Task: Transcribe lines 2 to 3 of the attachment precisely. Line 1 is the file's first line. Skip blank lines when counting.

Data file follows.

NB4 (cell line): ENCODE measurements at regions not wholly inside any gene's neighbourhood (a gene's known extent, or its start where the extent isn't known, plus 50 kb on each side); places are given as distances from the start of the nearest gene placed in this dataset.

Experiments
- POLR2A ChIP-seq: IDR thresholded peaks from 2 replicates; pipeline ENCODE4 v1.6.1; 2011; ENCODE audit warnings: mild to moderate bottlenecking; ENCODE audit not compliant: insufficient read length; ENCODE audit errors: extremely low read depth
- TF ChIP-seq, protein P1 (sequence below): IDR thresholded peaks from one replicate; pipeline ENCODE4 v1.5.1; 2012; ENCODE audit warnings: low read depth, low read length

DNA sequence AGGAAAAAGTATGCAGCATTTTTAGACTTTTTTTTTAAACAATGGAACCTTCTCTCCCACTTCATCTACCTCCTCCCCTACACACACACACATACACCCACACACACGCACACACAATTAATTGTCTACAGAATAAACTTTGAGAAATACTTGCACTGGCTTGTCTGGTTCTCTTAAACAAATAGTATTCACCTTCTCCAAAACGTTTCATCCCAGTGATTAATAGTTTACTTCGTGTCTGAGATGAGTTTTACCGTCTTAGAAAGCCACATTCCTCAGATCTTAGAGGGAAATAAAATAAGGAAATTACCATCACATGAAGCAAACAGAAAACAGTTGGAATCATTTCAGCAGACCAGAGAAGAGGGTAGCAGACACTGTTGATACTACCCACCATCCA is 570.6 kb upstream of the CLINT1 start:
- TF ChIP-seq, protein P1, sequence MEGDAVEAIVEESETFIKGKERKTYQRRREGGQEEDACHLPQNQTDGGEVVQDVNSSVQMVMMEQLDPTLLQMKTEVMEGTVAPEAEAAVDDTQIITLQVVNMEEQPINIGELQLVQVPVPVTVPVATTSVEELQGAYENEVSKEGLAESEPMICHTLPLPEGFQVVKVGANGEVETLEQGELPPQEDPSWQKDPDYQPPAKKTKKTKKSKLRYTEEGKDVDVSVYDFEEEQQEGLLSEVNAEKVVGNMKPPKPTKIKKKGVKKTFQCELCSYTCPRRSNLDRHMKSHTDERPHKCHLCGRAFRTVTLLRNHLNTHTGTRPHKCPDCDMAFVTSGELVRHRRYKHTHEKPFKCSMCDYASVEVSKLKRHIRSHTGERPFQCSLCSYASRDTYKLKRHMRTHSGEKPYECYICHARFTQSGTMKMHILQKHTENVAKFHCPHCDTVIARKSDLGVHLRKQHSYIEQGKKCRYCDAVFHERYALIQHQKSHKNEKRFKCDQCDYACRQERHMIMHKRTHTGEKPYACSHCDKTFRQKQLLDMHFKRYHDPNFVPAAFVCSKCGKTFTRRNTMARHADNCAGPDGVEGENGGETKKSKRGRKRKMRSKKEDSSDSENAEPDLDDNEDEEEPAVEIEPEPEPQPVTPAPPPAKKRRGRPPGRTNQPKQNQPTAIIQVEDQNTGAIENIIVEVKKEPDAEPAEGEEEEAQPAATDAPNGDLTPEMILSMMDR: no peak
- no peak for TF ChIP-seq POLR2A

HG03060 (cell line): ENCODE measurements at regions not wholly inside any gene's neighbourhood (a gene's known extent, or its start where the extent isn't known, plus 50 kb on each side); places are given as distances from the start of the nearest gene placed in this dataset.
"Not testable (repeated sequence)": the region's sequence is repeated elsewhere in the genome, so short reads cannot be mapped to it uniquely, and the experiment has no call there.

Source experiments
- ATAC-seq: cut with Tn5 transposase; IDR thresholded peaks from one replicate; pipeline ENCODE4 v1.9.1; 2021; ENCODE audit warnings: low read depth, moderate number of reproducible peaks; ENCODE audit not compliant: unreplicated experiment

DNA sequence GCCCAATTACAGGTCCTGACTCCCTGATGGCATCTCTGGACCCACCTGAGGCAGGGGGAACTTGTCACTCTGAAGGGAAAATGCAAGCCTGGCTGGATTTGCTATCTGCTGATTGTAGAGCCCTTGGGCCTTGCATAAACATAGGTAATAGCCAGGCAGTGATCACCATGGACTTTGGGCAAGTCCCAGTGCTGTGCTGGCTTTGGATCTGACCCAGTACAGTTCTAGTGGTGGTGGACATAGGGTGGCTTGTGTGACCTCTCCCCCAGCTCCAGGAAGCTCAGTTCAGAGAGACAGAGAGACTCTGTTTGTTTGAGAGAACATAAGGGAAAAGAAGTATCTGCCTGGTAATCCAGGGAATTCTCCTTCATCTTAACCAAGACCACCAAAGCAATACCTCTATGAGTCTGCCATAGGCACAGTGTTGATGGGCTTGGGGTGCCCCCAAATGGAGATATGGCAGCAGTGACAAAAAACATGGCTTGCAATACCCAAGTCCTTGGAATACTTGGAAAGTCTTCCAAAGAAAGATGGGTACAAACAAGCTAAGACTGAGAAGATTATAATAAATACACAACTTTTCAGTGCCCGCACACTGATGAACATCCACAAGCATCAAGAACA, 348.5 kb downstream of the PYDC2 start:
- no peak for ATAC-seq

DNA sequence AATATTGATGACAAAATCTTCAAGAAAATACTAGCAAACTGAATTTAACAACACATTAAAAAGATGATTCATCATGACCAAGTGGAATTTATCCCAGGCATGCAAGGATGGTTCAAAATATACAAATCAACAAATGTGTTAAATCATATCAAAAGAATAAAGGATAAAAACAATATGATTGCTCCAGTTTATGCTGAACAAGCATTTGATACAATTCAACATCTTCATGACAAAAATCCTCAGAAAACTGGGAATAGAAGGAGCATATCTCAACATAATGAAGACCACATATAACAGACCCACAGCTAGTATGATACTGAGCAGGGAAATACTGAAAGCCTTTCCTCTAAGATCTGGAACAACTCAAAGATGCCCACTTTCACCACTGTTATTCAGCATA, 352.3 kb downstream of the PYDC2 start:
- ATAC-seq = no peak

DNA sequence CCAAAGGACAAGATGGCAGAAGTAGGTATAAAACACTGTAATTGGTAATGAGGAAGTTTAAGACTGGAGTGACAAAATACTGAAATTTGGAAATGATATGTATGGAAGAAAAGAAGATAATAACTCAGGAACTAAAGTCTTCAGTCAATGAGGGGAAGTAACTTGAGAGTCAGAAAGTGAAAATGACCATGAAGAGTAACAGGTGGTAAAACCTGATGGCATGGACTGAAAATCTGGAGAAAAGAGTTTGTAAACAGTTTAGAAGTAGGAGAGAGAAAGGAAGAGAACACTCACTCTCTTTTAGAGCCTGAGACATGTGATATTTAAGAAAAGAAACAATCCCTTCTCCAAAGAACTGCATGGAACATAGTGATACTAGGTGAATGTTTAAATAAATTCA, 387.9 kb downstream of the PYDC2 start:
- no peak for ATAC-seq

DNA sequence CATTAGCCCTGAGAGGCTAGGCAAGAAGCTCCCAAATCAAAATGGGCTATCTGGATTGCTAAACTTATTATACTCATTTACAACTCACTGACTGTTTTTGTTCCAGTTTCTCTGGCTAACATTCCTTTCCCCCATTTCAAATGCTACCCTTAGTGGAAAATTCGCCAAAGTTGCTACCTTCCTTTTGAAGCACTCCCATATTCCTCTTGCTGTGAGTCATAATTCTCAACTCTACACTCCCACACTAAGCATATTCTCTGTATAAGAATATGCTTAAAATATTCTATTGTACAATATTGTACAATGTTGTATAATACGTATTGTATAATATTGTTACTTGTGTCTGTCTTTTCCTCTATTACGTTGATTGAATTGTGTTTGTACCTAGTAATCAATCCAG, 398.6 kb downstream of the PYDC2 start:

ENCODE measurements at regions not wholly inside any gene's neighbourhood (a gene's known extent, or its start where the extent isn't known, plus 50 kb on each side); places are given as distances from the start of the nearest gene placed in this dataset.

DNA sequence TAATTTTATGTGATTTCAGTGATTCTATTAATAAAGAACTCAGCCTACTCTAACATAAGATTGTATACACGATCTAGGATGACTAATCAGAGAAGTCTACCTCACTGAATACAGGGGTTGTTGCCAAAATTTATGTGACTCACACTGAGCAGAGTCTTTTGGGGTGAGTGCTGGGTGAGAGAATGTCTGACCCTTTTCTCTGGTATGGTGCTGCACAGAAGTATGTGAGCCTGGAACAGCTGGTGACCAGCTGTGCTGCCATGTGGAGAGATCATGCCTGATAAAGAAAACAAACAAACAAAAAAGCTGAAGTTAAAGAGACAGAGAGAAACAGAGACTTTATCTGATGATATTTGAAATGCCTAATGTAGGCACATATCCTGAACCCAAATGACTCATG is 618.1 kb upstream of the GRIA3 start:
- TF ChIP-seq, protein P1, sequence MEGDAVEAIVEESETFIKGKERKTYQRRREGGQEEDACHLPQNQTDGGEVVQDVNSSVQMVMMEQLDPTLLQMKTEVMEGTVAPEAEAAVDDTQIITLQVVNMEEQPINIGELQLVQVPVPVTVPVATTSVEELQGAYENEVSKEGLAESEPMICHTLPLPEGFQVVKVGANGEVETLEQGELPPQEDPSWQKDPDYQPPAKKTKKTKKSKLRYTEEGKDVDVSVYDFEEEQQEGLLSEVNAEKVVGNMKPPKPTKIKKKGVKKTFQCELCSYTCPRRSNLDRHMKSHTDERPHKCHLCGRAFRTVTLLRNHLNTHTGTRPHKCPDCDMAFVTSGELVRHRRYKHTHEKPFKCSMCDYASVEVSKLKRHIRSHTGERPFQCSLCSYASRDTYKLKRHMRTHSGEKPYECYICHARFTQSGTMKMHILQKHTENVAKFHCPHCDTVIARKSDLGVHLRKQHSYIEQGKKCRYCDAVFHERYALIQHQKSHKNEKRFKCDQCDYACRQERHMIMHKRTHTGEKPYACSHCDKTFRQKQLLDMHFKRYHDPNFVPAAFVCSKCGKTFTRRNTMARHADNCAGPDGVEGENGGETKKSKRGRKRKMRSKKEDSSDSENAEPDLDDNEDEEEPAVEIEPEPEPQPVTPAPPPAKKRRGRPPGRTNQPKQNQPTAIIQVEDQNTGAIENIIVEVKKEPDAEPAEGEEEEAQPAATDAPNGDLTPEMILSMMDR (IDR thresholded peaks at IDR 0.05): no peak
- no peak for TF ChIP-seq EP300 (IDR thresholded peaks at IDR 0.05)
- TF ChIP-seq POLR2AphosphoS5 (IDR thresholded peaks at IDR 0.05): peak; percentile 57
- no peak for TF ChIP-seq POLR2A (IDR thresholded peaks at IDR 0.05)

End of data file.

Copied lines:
Experiments
- POLR2A ChIP-seq: IDR thresholded peaks from 2 replicates; pipeline ENCODE4 v1.6.1; 2011; ENCODE audit warnings: mild to moderate bottlenecking; ENCODE audit not compliant: insufficient read length; ENCODE audit errors: extremely low read depth